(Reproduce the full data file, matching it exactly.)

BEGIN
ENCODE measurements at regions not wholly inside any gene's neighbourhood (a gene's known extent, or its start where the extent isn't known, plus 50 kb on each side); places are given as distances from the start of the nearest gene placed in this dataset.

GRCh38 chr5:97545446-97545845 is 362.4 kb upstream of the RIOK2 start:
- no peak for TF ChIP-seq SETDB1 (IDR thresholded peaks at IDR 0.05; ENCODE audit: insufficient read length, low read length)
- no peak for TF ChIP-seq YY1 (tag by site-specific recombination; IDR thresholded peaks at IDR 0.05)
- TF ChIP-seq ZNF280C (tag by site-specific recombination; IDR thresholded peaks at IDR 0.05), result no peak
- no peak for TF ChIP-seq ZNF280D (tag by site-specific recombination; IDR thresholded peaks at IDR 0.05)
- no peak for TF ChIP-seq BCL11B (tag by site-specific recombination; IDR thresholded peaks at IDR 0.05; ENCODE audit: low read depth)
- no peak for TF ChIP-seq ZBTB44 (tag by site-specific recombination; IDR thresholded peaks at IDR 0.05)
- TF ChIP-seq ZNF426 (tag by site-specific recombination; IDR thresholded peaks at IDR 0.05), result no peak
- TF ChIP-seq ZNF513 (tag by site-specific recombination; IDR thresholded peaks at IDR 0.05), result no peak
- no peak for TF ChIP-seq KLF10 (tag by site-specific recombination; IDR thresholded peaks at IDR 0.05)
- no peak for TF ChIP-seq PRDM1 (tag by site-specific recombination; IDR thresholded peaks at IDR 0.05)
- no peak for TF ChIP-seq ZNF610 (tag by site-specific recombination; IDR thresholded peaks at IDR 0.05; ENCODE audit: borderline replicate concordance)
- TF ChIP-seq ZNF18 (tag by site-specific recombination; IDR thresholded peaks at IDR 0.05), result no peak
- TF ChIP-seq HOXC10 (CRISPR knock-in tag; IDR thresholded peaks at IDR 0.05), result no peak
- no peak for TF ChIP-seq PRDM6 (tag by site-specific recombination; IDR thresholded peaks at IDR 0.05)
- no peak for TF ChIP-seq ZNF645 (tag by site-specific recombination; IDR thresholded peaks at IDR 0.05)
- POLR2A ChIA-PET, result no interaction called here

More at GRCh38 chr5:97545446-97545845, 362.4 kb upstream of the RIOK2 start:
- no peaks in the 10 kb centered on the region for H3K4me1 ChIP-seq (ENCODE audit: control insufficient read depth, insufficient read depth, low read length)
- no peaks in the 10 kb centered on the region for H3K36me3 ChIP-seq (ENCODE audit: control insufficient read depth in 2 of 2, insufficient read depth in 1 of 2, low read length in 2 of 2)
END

ENCODE measurements at regions not wholly inside any gene's neighbourhood (a gene's known extent, or its start where the extent isn't known, plus 50 kb on each side); places are given as distances from the start of the nearest gene placed in this dataset.

GRCh38 chr5:97545446-97545845 is 362.4 kb upstream of the RIOK2 start:
- no peak for TF ChIP-seq SETDB1 (IDR thresholded peaks at IDR 0.05; ENCODE audit: insufficient read length, low read length)
- no peak for TF ChIP-seq YY1 (tag by site-specific recombination; IDR thresholded peaks at IDR 0.05)
- TF ChIP-seq ZNF280C (tag by site-specific recombination; IDR thresholded peaks at IDR 0.05), result no peak
- no peak for TF ChIP-seq ZNF280D (tag by site-specific recombination; IDR thresholded peaks at IDR 0.05)
- no peak for TF ChIP-seq BCL11B (tag by site-specific recombination; IDR thresholded peaks at IDR 0.05; ENCODE audit: low read depth)
- no peak for TF ChIP-seq ZBTB44 (tag by site-specific recombination; IDR thresholded peaks at IDR 0.05)
- TF ChIP-seq ZNF426 (tag by site-specific recombination; IDR thresholded peaks at IDR 0.05), result no peak
- TF ChIP-seq ZNF513 (tag by site-specific recombination; IDR thresholded peaks at IDR 0.05), result no peak
- no peak for TF ChIP-seq KLF10 (tag by site-specific recombination; IDR thresholded peaks at IDR 0.05)
- no peak for TF ChIP-seq PRDM1 (tag by site-specific recombination; IDR thresholded peaks at IDR 0.05)
- no peak for TF ChIP-seq ZNF610 (tag by site-specific recombination; IDR thresholded peaks at IDR 0.05; ENCODE audit: borderline replicate concordance)
- TF ChIP-seq ZNF18 (tag by site-specific recombination; IDR thresholded peaks at IDR 0.05), result no peak
- TF ChIP-seq HOXC10 (CRISPR knock-in tag; IDR thresholded peaks at IDR 0.05), result no peak
- no peak for TF ChIP-seq PRDM6 (tag by site-specific recombination; IDR thresholded peaks at IDR 0.05)
- no peak for TF ChIP-seq ZNF645 (tag by site-specific recombination; IDR thresholded peaks at IDR 0.05)
- POLR2A ChIA-PET, result no interaction called here

More at GRCh38 chr5:97545446-97545845, 362.4 kb upstream of the RIOK2 start:
- no peaks in the 10 kb centered on the region for H3K4me1 ChIP-seq (ENCODE audit: control insufficient read depth, insufficient read depth, low read length)
- no peaks in the 10 kb centered on the region for H3K36me3 ChIP-seq (ENCODE audit: control insufficient read depth in 2 of 2, insufficient read depth in 1 of 2, low read length in 2 of 2)